The object of the game was to build a fun fair in the midst of a scary forest while decorating the grounds, fending off various monsters, and completing many quests. Players built games and buildings which attract visitors to the fair, and visitors became scared if they see a monster or the forest erupts near them. Players comforted the visitors when they were scared so they could go back to their normal routine of enjoying the fair.
When the player finishes building a structure, the \"fun\" value attached to the structure accumulates with all other structures in the fair. At various \"fun\" levels, visitors will fly in on a zeppelin and roam the player's fair, playing games and using buildings and paying coins and XP for them.
All during gameplay, the scary forest erupts randomly with evil laughter, will-o-wisps, or a frightening crow. If a visitor is near a scary part of the forest, the visitor will scream and run to the player for comfort. The player must then click on the scared visitor to comfort them so they can continue enjoying the fair. If the player places a Protector on the ground, it will be able to retaliate against the forest, attack monsters, and comfort the scared visitors.
Not that kind of party, you sicko--these are woodland creatures! Anyway, Inside Social Games reports that 6waves and New York-based Foundation Games will soon release hit Facebook game Ravenwood Fair on iOS devices for free. Recently found on the Canadian App Store in a testing phase, the game looks nearly identical to what's available on Facebook.We imagine that's the point. According to ISG, the mobile version of designer John Romero's first social game plays identically to its predecessor, right down to the missions it offers on the outset. Unfortunately, this will not be an extension of players' Facebook game sessions, but a standalone experience using Facebook Connect. This game will not interact with what you've created on Facebook.According to Foundation Studios' web page, Ravenwood Fair is no secret, which could mean it's nearing official release. 6waves, however, has told ISG that there is no U.S. release date just yet. What's that, imaginary reader You ask, \"But wasn't Ravenwood Fair made by Lolapps and John Romero\" Well, allow this post and this post to explain. In the meantime, we play the waiting game ... or just play Ravenwood Fair on Facebook.Click here to download Ravenwood Fair on iOS Now (if you're \"Canadian\") >Are you excited about Ravenwood Fair on iPhone and iPad What do you think of the \"Raven\" series on the whole Sound off in the comments. Add Comment.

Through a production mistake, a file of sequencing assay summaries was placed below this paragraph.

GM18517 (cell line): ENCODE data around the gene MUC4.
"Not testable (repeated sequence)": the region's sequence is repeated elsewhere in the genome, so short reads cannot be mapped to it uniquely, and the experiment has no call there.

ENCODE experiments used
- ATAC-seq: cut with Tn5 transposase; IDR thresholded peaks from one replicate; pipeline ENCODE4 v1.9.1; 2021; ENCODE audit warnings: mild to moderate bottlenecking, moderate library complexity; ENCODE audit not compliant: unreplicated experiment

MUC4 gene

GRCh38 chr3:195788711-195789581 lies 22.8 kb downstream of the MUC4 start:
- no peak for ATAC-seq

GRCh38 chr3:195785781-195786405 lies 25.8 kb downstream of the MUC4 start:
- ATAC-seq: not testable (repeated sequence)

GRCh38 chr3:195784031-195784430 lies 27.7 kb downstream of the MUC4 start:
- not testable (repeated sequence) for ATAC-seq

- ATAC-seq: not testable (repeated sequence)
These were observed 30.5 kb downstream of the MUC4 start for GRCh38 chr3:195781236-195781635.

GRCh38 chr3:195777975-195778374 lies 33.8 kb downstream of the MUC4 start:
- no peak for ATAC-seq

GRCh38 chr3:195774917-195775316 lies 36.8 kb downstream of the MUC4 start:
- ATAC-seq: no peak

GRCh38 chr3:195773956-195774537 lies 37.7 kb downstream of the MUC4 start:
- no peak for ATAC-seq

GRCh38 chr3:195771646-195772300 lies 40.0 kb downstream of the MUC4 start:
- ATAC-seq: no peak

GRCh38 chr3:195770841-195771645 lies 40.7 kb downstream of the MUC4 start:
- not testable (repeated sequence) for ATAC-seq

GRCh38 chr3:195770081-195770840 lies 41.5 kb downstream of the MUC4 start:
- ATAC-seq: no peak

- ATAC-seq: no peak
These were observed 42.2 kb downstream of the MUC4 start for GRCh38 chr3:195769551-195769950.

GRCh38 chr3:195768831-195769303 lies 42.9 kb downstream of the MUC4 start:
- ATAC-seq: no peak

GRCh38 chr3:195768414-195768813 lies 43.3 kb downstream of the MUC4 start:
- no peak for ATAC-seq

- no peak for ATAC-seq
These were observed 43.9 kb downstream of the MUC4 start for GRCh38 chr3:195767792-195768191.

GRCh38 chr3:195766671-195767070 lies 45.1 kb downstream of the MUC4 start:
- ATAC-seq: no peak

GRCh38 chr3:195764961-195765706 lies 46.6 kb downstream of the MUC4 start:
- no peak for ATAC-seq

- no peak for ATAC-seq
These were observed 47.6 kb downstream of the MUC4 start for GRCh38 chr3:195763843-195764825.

The Spartacus iPad script application will be a free download for iPad users in the iTunes Starz storefront, with the first episode of Spartacus: Blood and Sand (The Red Serpent) included as part of the app download. Additional Spartacus multimedia iPad episode scripts will be available for individual purchase for $0.99 each.
Seasonal content is a great way for developers to keep their games fresh and interesting for players. Users download games for their entertainment value, and incorporating seasonal content will keep them returning to see what new developments have occurred in the game.
Seasonal content also monetizes really well, and this is something the developers of Ravenwood Fair realized after introducing Halloween-themed content. The game was doing fairly well, but it was bolstered by the well-timed release of the Halloween package. A skull-cart building that was part of the Halloween theme became the top-selling in-game content, and this shows how players are excited by seasonal content.
Real Inverse's Paper Ninja also witnessed similar fortunes with its Halloween add-on content. Paper Ninja Halloween achieved more than 30,000 downloads after launch, and the subsequent number of paying users pushed the game into the US top 200 Action & Adventure chat. 153554b96e